I'm going to take your advice. I usually use the "safe disconnect hardware" on most removable media, though I don't know if I used it with cameras in the past. I also take too many photos and delete a lot, so I'm going to try to lessen how many photos I take. I'll also backup or format every month or so.

Thanks for all the help guys!  ;D
-Misuzu
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ady4um

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Re: Camera SD Card Corrupt Files?
« Reply #19 on: November 12, 2011, 08:05:22 PM »
I also take too many photos and delete a lot, so I'm going to try to lessen how many photos I take. I'll also backup or format every month or so.

I'm not saying you should take less photos. It would be against one of the main advantages of digital photos.

One possibility is to delete the unwanted ones not "every day", but when your card is, say, 50% or 75% full.

The "principle" is that those unwanted photos (files in the card) are using specific spaces (compartments) of memory (of the card). When you delete them, those same spaces get to be available for new use. In some "extreme" situations, the same memory space is used again and again, while other spaces are used very infrequently. The "overused" memory spaces get to a point that they start failing (not saving the photo / file correctly), even if the other (less used) spaces are free and working correctly.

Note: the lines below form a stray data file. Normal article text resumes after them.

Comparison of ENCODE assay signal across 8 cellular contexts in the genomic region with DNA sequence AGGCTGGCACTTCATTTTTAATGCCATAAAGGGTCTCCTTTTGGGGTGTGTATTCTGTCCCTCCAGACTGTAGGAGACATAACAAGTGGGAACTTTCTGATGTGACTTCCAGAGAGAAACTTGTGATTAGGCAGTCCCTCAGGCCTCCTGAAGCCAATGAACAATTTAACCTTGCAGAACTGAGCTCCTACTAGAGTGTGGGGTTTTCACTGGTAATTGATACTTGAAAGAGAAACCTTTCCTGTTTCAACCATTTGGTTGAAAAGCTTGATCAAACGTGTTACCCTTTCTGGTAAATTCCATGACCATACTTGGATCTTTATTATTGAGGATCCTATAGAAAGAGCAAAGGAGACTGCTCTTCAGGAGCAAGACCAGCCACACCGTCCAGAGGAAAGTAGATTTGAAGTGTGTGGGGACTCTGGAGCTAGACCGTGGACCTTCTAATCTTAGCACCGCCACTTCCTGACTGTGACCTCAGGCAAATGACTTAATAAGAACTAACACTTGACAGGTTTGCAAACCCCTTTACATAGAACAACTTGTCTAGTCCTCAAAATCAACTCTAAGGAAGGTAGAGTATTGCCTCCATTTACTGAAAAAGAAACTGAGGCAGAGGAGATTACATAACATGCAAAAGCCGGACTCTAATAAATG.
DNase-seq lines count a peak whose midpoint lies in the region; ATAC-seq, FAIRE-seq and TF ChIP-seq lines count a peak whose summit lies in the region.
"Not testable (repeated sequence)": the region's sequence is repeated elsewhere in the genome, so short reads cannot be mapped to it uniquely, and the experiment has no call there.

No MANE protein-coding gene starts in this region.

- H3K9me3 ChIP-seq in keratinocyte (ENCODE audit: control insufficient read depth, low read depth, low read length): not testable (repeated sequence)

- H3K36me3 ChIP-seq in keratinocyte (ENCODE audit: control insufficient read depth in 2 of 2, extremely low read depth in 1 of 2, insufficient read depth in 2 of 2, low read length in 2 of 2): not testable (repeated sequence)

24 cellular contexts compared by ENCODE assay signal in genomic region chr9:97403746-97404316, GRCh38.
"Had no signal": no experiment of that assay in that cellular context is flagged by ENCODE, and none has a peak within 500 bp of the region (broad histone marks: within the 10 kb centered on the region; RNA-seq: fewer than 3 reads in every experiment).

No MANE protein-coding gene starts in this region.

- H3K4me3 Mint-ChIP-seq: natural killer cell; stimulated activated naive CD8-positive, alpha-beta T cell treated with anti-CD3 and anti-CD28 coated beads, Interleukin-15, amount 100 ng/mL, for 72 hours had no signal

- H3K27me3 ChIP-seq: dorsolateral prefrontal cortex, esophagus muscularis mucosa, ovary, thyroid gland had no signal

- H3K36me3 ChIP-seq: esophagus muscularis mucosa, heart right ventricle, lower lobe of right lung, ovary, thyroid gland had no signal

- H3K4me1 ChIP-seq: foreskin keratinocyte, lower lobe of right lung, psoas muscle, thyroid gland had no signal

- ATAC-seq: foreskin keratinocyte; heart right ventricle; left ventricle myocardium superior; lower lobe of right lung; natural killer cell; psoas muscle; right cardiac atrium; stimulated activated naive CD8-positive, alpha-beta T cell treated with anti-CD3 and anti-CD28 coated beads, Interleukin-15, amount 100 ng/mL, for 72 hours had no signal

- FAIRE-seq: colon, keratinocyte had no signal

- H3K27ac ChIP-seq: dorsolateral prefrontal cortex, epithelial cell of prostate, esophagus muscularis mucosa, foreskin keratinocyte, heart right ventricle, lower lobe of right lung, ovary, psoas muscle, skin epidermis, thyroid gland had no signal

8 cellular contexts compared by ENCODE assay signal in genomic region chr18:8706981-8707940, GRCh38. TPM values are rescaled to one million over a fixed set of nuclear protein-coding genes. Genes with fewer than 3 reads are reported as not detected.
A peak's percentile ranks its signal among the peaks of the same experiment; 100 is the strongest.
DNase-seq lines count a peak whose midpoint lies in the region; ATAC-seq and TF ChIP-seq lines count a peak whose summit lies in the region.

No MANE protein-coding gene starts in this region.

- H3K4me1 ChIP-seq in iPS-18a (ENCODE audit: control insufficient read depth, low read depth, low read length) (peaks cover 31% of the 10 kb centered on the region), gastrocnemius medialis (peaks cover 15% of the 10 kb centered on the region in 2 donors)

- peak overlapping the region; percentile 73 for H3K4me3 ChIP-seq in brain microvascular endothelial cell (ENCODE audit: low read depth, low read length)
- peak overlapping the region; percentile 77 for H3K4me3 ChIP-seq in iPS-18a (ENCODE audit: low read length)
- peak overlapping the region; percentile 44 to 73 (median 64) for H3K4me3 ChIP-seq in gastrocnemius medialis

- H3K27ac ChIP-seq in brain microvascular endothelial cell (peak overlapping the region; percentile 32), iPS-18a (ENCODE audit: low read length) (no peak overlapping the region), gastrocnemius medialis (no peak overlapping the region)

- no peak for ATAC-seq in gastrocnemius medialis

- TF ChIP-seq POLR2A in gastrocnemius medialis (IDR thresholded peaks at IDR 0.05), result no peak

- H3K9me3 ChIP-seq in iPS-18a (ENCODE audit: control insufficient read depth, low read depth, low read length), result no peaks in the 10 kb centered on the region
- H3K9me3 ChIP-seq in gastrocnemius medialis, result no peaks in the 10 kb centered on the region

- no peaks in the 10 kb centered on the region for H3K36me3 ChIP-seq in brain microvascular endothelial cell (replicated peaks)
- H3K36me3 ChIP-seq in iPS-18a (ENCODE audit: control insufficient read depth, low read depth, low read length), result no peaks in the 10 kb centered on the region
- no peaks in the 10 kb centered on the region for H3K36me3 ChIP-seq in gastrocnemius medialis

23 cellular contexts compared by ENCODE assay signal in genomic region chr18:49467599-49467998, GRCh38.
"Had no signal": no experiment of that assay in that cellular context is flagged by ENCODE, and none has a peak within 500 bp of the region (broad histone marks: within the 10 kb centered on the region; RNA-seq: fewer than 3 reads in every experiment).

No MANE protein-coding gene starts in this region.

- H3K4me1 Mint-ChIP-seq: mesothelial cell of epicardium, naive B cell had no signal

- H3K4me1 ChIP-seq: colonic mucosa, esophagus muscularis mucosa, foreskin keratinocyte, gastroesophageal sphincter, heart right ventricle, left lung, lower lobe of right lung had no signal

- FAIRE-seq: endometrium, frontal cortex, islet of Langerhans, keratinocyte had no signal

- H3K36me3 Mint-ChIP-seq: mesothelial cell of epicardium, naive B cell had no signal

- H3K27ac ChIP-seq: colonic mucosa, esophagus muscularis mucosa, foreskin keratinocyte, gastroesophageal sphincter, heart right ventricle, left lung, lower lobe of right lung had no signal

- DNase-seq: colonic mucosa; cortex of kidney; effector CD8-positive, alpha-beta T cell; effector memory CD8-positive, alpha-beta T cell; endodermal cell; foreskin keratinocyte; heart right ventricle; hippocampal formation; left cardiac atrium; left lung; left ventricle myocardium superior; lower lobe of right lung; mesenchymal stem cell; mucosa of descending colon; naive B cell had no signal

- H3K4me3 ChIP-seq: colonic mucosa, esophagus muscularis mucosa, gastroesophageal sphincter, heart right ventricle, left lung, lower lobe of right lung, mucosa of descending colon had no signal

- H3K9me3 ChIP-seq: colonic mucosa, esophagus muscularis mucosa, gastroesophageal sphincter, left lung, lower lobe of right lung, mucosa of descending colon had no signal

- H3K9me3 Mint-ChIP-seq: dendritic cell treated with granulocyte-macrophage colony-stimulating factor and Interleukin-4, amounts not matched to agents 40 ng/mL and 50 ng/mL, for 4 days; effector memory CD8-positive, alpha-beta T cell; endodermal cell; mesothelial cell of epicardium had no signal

So, in some cases, very few memory spaces in the SD card might be failing, and then the SD card turns to be almost useless, even if most of the memory is potentially working correctly.

The technical details and the specific situations where this happens are a little more complicated than that (and the "lingo" I used is also not so technically correct either), but my intention is just to explain the main idea / goal.

For a specific memory area to start failing, it would need 1'000s or even 10'000 times of use (between writing and reading the same memory space again and again and again...).

So if you keep those unwanted photos / files a little bit longer instead of deleting them "immediately", the next photo you shot will certainly occupy a different memory space (instead of using the same space you just cleared by deleting the previous photo). Again, this is not exactly technically correct, but it is just to give you an idea of what I mean.

The bottom line is: enjoy your camera and use it (and the SD card) as much as you want and need. Having multiple safe backups is what is going to really save you from a potential disaster. The rest is just hardware :).